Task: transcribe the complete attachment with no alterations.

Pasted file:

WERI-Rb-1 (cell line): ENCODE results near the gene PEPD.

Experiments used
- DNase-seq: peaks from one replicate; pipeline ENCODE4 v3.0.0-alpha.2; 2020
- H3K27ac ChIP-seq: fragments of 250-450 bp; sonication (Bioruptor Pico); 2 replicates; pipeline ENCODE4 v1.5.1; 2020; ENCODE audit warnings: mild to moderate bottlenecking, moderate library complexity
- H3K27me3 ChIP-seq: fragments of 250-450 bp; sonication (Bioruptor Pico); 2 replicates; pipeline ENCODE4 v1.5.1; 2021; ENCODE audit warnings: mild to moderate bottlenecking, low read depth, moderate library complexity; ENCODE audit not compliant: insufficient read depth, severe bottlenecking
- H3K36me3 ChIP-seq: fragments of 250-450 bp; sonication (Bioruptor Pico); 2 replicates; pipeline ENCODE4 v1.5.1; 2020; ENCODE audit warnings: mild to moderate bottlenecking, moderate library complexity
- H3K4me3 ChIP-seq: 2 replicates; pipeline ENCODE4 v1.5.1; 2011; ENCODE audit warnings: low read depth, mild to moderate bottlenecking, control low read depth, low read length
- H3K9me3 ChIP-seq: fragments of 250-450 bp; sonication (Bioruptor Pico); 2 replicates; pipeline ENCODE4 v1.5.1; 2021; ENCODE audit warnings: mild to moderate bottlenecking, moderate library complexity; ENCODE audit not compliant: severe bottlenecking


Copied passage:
WERI-Rb-1 (cell line): ENCODE results near the gene PEPD.

Experiments used
- DNase-seq: peaks from one replicate; pipeline ENCODE4 v3.0.0-alpha.2; 2020
- H3K27ac ChIP-seq: fragments of 250-450 bp; sonication (Bioruptor Pico); 2 replicates; pipeline ENCODE4 v1.5.1; 2020; ENCODE audit warnings: mild to moderate bottlenecking, moderate library complexity
- H3K27me3 ChIP-seq: fragments of 250-450 bp; sonication (Bioruptor Pico); 2 replicates; pipeline ENCODE4 v1.5.1; 2021; ENCODE audit warnings: mild to moderate bottlenecking, low read depth, moderate library complexity; ENCODE audit not compliant: insufficient read depth, severe bottlenecking
- H3K36me3 ChIP-seq: fragments of 250-450 bp; sonication (Bioruptor Pico); 2 replicates; pipeline ENCODE4 v1.5.1; 2020; ENCODE audit warnings: mild to moderate bottlenecking, moderate library complexity
- H3K4me3 ChIP-seq: 2 replicates; pipeline ENCODE4 v1.5.1; 2011; ENCODE audit warnings: low read depth, mild to moderate bottlenecking, control low read depth, low read length
- H3K9me3 ChIP-seq: fragments of 250-450 bp; sonication (Bioruptor Pico); 2 replicates; pipeline ENCODE4 v1.5.1; 2021; ENCODE audit warnings: mild to moderate bottlenecking, moderate library complexity; ENCODE audit not compliant: severe bottlenecking